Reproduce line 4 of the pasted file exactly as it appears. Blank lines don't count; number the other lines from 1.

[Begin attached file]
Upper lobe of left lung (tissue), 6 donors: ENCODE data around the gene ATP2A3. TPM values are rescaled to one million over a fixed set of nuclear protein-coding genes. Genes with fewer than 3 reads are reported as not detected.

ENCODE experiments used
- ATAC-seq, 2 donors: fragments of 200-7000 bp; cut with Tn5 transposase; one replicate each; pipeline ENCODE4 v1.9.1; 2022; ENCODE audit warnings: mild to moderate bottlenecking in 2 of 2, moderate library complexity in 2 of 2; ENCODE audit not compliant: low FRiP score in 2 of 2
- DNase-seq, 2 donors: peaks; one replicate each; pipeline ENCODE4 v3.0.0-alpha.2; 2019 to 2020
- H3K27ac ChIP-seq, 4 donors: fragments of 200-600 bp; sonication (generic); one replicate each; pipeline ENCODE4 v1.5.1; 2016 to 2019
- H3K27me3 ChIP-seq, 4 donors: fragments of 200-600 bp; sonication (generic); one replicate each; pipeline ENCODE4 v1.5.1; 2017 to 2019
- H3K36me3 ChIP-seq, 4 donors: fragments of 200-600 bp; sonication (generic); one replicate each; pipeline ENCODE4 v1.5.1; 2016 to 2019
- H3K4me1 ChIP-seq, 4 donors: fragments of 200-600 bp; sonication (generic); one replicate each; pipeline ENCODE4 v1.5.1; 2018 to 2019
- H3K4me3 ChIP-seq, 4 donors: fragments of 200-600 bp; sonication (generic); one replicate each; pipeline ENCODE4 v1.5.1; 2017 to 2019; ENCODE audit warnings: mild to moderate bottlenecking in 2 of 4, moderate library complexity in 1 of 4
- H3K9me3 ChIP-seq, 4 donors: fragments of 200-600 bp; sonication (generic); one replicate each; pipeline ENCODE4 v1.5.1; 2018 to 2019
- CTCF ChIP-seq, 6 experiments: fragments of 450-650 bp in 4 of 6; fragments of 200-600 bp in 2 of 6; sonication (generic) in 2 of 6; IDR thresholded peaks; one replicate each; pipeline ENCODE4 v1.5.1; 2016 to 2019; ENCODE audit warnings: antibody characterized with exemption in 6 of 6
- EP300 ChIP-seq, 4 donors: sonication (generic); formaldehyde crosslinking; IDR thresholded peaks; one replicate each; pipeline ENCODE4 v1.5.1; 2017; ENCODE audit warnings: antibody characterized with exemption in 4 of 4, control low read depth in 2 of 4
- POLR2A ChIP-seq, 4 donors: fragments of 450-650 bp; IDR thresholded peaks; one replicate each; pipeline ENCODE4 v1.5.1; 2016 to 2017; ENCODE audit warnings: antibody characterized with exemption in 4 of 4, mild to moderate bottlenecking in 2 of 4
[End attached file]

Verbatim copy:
- DNase-seq, 2 donors: peaks; one replicate each; pipeline ENCODE4 v3.0.0-alpha.2; 2019 to 2020